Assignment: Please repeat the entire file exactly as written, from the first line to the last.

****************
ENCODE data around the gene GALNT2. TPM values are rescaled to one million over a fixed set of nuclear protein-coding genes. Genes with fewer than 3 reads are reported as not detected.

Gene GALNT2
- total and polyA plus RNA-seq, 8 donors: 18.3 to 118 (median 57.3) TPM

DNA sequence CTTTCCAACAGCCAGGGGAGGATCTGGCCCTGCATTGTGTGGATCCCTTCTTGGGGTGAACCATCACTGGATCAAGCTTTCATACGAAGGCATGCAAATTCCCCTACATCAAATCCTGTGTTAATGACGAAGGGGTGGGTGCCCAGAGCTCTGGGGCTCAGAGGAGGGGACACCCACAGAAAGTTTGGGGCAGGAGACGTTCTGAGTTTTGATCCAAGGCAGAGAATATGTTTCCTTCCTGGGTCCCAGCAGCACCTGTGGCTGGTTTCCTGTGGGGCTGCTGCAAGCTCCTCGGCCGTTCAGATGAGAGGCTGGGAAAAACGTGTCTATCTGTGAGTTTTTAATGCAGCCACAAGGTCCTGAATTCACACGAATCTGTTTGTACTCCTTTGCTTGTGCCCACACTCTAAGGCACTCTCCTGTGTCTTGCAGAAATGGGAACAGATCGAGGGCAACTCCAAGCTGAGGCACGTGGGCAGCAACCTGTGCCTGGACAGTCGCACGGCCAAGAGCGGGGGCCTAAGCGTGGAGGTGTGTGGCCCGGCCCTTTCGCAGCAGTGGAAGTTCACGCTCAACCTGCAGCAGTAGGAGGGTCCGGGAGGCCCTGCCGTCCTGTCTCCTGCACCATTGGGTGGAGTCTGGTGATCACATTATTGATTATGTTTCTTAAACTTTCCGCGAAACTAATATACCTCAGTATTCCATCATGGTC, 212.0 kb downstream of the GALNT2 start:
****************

ENCODE data around the gene GALNT2. TPM values are rescaled to one million over a fixed set of nuclear protein-coding genes. Genes with fewer than 3 reads are reported as not detected.

Gene GALNT2
- total and polyA plus RNA-seq, 8 donors: 18.3 to 118 (median 57.3) TPM

DNA sequence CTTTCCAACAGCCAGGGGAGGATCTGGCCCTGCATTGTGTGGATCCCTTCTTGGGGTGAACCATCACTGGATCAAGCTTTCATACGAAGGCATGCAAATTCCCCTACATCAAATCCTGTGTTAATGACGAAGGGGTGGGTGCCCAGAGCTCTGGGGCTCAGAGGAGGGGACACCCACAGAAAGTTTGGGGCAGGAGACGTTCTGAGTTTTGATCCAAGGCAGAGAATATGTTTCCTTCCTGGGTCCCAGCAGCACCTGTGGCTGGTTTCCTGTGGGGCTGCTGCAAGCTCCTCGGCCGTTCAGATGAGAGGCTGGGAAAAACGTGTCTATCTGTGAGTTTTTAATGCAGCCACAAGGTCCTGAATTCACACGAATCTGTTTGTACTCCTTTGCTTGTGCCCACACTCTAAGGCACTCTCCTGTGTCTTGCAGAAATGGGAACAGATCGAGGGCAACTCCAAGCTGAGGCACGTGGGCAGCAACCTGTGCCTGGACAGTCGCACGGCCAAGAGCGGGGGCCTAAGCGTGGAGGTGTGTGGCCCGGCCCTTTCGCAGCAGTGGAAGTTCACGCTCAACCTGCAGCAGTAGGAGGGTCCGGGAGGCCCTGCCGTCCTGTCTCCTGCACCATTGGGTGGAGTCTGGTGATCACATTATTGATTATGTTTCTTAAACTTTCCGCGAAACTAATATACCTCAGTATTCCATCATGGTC, 212.0 kb downstream of the GALNT2 start: